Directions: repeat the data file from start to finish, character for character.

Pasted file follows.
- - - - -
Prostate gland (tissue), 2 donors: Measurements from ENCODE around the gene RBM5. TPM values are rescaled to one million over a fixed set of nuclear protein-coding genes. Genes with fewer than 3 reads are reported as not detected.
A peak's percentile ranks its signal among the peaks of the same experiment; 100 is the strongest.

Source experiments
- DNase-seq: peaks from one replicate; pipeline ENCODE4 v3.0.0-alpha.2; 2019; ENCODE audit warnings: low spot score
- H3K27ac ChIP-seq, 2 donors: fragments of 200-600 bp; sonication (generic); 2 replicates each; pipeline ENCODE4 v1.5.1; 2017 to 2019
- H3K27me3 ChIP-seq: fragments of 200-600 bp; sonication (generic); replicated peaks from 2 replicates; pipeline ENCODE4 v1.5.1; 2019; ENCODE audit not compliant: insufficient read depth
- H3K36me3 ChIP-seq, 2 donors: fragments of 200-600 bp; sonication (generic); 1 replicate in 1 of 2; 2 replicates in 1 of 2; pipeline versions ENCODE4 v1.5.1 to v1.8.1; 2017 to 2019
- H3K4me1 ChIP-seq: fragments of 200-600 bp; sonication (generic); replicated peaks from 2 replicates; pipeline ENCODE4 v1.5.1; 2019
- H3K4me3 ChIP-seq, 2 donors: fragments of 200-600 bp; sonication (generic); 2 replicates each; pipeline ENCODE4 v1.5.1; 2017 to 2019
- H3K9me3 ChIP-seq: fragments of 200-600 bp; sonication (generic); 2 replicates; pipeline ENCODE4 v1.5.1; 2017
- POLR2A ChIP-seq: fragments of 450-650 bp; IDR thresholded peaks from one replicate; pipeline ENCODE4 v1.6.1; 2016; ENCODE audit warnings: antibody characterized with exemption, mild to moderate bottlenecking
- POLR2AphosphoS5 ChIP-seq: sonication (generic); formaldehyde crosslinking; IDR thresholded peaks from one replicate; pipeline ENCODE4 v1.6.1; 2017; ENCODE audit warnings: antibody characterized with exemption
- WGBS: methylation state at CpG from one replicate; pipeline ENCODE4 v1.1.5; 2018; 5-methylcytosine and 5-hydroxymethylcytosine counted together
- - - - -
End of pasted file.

Prostate gland (tissue), 2 donors: Measurements from ENCODE around the gene RBM5. TPM values are rescaled to one million over a fixed set of nuclear protein-coding genes. Genes with fewer than 3 reads are reported as not detected.
A peak's percentile ranks its signal among the peaks of the same experiment; 100 is the strongest.

Source experiments
- DNase-seq: peaks from one replicate; pipeline ENCODE4 v3.0.0-alpha.2; 2019; ENCODE audit warnings: low spot score
- H3K27ac ChIP-seq, 2 donors: fragments of 200-600 bp; sonication (generic); 2 replicates each; pipeline ENCODE4 v1.5.1; 2017 to 2019
- H3K27me3 ChIP-seq: fragments of 200-600 bp; sonication (generic); replicated peaks from 2 replicates; pipeline ENCODE4 v1.5.1; 2019; ENCODE audit not compliant: insufficient read depth
- H3K36me3 ChIP-seq, 2 donors: fragments of 200-600 bp; sonication (generic); 1 replicate in 1 of 2; 2 replicates in 1 of 2; pipeline versions ENCODE4 v1.5.1 to v1.8.1; 2017 to 2019
- H3K4me1 ChIP-seq: fragments of 200-600 bp; sonication (generic); replicated peaks from 2 replicates; pipeline ENCODE4 v1.5.1; 2019
- H3K4me3 ChIP-seq, 2 donors: fragments of 200-600 bp; sonication (generic); 2 replicates each; pipeline ENCODE4 v1.5.1; 2017 to 2019
- H3K9me3 ChIP-seq: fragments of 200-600 bp; sonication (generic); 2 replicates; pipeline ENCODE4 v1.5.1; 2017
- POLR2A ChIP-seq: fragments of 450-650 bp; IDR thresholded peaks from one replicate; pipeline ENCODE4 v1.6.1; 2016; ENCODE audit warnings: antibody characterized with exemption, mild to moderate bottlenecking
- POLR2AphosphoS5 ChIP-seq: sonication (generic); formaldehyde crosslinking; IDR thresholded peaks from one replicate; pipeline ENCODE4 v1.6.1; 2017; ENCODE audit warnings: antibody characterized with exemption
- WGBS: methylation state at CpG from one replicate; pipeline ENCODE4 v1.1.5; 2018; 5-methylcytosine and 5-hydroxymethylcytosine counted together